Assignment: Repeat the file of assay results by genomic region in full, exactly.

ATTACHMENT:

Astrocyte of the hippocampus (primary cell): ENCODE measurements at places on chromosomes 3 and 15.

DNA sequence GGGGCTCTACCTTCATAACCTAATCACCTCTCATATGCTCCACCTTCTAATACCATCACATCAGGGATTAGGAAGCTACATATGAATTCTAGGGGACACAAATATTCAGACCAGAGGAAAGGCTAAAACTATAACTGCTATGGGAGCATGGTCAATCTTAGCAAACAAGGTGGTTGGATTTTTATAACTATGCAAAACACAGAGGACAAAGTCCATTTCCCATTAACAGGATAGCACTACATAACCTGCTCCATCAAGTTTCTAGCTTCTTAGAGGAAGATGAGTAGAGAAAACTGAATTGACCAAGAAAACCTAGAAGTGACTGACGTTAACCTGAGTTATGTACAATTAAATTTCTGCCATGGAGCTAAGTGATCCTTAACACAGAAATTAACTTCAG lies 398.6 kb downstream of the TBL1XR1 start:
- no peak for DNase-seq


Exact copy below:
Astrocyte of the hippocampus (primary cell): ENCODE measurements at places on chromosomes 3 and 15.

DNA sequence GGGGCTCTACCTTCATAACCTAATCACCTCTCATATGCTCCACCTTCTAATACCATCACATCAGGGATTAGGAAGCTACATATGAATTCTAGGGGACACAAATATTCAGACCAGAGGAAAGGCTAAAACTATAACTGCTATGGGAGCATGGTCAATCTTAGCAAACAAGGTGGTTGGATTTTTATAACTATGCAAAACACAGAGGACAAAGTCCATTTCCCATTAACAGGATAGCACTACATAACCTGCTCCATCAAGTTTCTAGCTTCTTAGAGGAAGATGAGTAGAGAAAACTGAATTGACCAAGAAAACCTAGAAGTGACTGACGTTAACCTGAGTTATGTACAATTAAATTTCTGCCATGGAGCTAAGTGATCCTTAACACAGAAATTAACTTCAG lies 398.6 kb downstream of the TBL1XR1 start:
- no peak for DNase-seq